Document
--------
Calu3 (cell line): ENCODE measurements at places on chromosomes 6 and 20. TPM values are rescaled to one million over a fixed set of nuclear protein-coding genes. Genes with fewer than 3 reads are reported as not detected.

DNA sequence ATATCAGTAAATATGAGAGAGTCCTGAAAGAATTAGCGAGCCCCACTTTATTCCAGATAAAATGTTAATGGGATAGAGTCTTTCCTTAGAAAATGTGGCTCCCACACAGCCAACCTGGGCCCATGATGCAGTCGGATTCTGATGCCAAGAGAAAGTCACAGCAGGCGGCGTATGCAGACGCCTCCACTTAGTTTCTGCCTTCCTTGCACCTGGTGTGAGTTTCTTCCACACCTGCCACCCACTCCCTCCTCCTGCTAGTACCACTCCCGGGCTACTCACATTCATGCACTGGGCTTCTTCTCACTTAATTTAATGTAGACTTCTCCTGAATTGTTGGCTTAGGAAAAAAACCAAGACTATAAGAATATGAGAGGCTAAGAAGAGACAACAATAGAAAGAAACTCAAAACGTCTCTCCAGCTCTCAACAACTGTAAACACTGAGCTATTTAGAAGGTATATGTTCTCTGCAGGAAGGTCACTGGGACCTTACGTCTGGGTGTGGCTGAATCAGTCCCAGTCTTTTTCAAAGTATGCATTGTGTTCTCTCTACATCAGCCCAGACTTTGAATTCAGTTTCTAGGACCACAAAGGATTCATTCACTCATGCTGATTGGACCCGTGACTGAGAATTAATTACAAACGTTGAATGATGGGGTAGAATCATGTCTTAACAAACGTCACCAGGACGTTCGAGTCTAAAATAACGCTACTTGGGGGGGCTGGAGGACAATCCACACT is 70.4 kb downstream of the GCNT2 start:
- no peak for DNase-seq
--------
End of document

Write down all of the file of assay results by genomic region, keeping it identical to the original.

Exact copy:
Calu3 (cell line): ENCODE measurements at places on chromosomes 6 and 20. TPM values are rescaled to one million over a fixed set of nuclear protein-coding genes. Genes with fewer than 3 reads are reported as not detected.

DNA sequence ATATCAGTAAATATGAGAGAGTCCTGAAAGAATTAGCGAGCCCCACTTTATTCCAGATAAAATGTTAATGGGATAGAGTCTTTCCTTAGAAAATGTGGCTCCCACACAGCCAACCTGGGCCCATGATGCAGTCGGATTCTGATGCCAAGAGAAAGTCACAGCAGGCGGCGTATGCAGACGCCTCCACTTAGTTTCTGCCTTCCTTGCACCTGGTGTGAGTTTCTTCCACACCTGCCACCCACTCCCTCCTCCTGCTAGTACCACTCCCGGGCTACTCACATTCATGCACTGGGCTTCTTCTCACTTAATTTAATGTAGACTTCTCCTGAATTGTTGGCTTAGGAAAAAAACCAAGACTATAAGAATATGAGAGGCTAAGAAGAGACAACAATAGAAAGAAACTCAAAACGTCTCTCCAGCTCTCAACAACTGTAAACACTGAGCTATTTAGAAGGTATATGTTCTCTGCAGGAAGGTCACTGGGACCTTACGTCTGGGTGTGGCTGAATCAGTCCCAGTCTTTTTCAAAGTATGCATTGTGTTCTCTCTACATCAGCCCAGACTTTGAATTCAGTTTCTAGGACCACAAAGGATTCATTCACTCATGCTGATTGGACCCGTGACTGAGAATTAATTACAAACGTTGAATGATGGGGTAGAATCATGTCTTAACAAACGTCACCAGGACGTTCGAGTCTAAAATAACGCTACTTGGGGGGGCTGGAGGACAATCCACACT is 70.4 kb downstream of the GCNT2 start:
- no peak for DNase-seq